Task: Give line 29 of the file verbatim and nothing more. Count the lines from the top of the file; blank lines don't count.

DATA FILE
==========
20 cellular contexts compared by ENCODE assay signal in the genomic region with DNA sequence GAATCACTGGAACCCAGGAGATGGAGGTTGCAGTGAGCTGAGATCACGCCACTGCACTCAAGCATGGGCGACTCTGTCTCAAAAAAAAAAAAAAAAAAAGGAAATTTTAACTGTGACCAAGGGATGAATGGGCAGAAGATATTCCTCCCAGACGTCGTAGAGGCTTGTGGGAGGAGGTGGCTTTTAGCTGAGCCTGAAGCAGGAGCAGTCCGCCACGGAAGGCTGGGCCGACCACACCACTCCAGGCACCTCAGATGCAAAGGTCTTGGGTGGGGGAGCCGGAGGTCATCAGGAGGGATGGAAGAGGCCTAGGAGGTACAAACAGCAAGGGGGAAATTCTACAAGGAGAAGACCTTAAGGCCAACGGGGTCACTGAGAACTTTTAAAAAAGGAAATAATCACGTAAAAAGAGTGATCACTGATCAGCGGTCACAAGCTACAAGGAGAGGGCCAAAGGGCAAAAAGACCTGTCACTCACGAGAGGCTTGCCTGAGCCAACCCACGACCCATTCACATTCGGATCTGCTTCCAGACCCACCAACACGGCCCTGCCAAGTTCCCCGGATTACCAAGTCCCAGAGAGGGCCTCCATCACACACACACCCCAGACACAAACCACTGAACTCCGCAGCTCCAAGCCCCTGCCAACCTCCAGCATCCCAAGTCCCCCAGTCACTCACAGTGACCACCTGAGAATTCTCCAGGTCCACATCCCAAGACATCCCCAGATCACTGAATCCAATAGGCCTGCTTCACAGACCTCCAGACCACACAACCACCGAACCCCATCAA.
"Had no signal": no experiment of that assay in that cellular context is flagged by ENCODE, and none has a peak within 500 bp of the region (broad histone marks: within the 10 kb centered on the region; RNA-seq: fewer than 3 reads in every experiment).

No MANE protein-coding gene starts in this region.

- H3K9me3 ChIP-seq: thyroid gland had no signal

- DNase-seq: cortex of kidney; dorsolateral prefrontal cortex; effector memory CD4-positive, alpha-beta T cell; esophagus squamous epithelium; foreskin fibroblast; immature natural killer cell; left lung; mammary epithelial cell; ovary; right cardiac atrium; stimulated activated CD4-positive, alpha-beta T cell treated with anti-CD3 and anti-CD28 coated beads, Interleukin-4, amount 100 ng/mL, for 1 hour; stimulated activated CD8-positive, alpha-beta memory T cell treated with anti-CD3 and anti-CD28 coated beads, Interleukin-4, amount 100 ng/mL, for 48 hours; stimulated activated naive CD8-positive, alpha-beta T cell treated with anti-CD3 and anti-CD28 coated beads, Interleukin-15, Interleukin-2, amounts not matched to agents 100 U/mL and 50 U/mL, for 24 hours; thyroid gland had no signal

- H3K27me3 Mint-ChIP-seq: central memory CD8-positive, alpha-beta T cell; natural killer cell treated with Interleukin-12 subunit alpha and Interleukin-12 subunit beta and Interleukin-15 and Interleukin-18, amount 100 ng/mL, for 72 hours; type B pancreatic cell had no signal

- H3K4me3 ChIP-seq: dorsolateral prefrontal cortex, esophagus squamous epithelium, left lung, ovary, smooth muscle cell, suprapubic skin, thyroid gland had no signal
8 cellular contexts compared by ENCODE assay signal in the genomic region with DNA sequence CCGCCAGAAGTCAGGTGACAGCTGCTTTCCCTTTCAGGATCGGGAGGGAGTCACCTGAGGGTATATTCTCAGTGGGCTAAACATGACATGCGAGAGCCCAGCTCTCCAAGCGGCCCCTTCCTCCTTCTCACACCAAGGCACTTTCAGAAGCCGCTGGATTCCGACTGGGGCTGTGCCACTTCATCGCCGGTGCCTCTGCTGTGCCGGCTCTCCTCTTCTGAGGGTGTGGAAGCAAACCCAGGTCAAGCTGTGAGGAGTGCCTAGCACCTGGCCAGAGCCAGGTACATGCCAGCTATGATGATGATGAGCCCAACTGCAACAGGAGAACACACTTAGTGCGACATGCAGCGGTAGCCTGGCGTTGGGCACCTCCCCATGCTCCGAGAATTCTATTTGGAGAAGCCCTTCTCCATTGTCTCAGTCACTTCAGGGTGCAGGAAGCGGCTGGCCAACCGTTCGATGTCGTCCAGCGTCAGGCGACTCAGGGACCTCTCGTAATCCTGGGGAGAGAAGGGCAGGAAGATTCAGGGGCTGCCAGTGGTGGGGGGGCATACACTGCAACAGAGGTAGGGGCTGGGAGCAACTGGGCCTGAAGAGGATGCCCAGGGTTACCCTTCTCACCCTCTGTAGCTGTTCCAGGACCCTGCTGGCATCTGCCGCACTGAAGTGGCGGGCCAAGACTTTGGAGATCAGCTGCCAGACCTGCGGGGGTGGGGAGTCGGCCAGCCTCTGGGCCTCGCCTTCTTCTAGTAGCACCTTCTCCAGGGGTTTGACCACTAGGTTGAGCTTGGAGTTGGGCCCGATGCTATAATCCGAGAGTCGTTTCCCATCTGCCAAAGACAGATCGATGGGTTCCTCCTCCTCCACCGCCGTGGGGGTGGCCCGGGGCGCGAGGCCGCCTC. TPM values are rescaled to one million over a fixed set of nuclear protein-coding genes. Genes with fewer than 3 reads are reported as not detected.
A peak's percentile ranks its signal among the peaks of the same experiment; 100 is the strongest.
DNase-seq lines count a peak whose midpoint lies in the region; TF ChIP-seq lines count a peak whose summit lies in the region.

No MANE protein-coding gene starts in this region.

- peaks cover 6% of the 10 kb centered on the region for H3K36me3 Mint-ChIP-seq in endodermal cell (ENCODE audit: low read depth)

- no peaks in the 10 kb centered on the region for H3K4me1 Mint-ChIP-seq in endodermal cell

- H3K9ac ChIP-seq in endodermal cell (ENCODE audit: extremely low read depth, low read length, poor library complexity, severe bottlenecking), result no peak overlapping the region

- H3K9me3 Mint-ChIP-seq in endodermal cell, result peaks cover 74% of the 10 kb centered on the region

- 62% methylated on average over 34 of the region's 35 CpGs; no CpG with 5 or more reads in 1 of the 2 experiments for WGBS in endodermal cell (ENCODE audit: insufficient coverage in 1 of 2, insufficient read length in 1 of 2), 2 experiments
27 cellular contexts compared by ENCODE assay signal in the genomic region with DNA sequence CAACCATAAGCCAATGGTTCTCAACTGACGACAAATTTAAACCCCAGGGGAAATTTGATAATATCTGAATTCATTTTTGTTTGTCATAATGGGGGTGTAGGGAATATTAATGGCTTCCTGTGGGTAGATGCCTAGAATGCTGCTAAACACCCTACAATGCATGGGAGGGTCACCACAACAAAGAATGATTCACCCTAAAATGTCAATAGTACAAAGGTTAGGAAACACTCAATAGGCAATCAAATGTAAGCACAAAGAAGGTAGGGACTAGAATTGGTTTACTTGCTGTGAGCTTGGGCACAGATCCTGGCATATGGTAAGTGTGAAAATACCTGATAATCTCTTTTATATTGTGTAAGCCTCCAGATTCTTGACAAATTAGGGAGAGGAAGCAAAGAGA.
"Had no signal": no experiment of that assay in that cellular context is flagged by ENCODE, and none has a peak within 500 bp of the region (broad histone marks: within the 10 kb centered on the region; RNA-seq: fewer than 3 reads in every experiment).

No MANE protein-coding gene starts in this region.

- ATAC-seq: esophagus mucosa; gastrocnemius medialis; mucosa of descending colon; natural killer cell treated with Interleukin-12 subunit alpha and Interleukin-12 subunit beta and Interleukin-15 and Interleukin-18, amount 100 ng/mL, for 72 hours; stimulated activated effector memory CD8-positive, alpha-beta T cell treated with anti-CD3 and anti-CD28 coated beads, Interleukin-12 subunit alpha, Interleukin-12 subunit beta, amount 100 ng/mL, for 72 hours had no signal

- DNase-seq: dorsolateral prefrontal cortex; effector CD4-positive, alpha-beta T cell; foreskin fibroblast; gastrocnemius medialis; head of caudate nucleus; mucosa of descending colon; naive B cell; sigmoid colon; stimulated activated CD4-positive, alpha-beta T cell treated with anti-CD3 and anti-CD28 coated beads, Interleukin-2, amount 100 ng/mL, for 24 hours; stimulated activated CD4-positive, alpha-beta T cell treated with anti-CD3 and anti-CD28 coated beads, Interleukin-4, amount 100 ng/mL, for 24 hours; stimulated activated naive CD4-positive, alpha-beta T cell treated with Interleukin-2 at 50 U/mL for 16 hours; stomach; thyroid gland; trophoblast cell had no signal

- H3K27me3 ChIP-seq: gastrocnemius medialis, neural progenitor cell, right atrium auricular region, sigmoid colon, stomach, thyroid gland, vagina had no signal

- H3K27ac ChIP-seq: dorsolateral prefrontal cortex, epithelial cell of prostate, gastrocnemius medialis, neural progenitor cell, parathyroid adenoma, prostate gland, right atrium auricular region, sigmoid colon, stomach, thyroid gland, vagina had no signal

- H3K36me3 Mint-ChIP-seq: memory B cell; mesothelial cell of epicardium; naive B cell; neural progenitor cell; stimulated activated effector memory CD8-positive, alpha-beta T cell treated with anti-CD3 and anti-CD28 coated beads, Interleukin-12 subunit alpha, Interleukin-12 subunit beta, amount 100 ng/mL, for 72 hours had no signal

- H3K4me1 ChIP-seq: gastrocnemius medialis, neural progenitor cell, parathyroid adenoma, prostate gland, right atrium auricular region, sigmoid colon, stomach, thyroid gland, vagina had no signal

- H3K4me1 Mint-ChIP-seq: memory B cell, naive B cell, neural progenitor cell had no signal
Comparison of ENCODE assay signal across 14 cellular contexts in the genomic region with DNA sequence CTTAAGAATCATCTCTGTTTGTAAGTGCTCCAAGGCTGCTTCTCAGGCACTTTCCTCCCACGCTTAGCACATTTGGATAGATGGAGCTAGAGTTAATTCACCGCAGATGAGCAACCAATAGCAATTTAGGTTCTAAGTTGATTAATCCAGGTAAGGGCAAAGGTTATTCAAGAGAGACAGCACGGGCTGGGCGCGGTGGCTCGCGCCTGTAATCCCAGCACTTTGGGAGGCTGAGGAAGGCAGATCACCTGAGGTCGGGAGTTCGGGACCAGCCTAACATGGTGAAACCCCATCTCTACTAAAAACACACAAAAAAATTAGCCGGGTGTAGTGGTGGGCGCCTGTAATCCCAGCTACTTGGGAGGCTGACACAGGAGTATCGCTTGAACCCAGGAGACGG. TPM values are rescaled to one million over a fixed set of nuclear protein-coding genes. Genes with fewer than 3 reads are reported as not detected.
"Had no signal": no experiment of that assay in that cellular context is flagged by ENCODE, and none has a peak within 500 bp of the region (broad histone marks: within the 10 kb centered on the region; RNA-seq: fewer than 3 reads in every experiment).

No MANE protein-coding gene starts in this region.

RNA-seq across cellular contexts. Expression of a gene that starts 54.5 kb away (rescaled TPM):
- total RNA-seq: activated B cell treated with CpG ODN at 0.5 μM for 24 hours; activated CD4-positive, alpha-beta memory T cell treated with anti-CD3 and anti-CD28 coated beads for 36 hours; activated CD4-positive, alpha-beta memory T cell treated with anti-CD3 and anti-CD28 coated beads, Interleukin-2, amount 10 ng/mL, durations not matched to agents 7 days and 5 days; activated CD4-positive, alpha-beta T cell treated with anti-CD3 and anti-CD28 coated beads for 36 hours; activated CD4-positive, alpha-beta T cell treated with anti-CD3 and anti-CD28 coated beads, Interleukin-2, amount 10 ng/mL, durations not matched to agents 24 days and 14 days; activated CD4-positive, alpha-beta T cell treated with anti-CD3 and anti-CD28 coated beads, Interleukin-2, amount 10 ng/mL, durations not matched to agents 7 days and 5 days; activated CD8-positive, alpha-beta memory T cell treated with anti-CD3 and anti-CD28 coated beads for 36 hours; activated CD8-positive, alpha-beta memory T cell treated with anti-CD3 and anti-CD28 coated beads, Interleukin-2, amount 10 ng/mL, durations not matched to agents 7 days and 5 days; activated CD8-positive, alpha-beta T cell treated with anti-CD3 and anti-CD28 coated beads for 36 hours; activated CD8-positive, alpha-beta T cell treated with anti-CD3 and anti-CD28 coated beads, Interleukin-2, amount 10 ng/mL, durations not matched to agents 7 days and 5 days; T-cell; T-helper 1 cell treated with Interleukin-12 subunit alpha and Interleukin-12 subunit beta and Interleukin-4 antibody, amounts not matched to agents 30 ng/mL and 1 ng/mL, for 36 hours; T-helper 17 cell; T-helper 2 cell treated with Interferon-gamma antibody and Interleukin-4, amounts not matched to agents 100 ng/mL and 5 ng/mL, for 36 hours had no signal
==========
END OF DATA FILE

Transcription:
No MANE protein-coding gene starts in this region.